Our Burning Planet


Conservationist vs DD Mabuza: Threats ‘likely to escalate’ as resumption of trial looms

Conservationist vs DD Mabuza: Threats ‘likely to escalate’ as resumption of trial looms
From left: Conservationist Fred Daniels. (Photo: Supplied) | Deputy President David Mabuza. (Photo: Gallo Images / Sunday Times / Masi Losi) | Former president Jacob Zuma’s lawyer Mike Hellens. (Photo: Gallo Images / Netwerk24 / Deaan Vivier)

On 9 June 2022, when they were meant to be representing Deputy President David Mabuza and a host of government entities at a pre-trial meeting of the Pretoria High Court, senior counsel Mike Hellens and Dawie Joubert were in Dubai with the Guptas. But, according to a letter to the state attorney written by conservationist Fred Daniel’s lawyers, this was not the major concern. Security issues, in the days leading up to the resumption of the trial, were paramount in the missive.

‘South Africa’s smartest lawyers.” 

This nice compliment was recently paid by Peter Bruce, former editor of Business Day, to Mike Hellens and Dawie Joubert. Bruce’s regular column was focused that day — 7 June 2022 — on the arrest in Dubai of Rajesh and Atul Gupta, who had just been hauled into custody on the basis of an Interpol red notice.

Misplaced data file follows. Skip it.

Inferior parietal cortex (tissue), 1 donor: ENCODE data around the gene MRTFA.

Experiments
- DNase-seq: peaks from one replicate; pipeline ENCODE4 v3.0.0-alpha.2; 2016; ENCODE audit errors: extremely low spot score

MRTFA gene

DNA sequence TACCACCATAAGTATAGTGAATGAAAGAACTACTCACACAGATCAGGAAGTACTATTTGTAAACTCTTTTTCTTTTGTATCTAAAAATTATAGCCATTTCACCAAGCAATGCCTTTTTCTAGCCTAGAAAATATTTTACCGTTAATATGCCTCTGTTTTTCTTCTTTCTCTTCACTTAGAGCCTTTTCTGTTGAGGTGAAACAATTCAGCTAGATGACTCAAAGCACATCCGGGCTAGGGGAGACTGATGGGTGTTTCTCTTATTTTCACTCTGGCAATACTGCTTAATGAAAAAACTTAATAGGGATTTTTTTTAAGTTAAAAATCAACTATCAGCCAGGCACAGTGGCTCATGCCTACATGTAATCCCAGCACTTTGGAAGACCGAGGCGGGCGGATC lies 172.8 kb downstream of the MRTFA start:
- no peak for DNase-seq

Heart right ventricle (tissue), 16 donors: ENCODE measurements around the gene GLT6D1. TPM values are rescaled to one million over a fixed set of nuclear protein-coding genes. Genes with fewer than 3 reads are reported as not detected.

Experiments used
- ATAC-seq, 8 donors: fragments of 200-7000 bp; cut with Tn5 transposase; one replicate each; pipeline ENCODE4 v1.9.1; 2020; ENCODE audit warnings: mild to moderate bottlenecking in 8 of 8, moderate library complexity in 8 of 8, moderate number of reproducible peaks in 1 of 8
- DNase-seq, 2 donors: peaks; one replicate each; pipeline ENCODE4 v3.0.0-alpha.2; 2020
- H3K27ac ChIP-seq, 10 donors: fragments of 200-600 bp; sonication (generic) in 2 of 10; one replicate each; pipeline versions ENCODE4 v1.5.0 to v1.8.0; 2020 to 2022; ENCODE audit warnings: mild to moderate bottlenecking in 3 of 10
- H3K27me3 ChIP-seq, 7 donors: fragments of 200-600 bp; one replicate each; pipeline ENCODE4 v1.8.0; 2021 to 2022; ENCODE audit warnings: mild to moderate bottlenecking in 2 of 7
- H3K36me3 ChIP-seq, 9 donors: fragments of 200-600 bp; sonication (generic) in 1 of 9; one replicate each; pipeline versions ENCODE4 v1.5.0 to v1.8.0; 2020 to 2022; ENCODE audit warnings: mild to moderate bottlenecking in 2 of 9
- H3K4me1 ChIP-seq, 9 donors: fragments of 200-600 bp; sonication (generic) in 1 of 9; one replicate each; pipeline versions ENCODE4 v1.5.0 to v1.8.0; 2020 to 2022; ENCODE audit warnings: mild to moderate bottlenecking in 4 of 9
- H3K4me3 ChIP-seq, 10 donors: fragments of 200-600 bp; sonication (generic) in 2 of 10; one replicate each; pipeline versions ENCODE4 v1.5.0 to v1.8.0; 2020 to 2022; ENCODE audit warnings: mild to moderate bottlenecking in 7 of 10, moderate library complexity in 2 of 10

The columnist’s lament, given that the Gupta brothers had “helped to rob the country blind”, was that South Africa’s prosecuting authority and justice department did not have the chops to “seize the opportunity”. Hellens and Joubert, he suggested, were more than capable of springing the brothers free. 

At issue, of course, was the role that the Guptas had played — aided and abetted by former president Jacob Zuma — in hollowing out the organs of the South African state and pilfering hundreds of billions in public funds. 

Like Daily Maverick’s Rebecca Davis, who memorably referred to the issue of extradition as a “very delicate diplomatic egg dance”, Bruce was concerned that the legal environment was tailor made for the likes of Hellens and Joubert. With such an abundance of loopholes and technicalities for the pair to work with, his advice to us was to lower our expectations.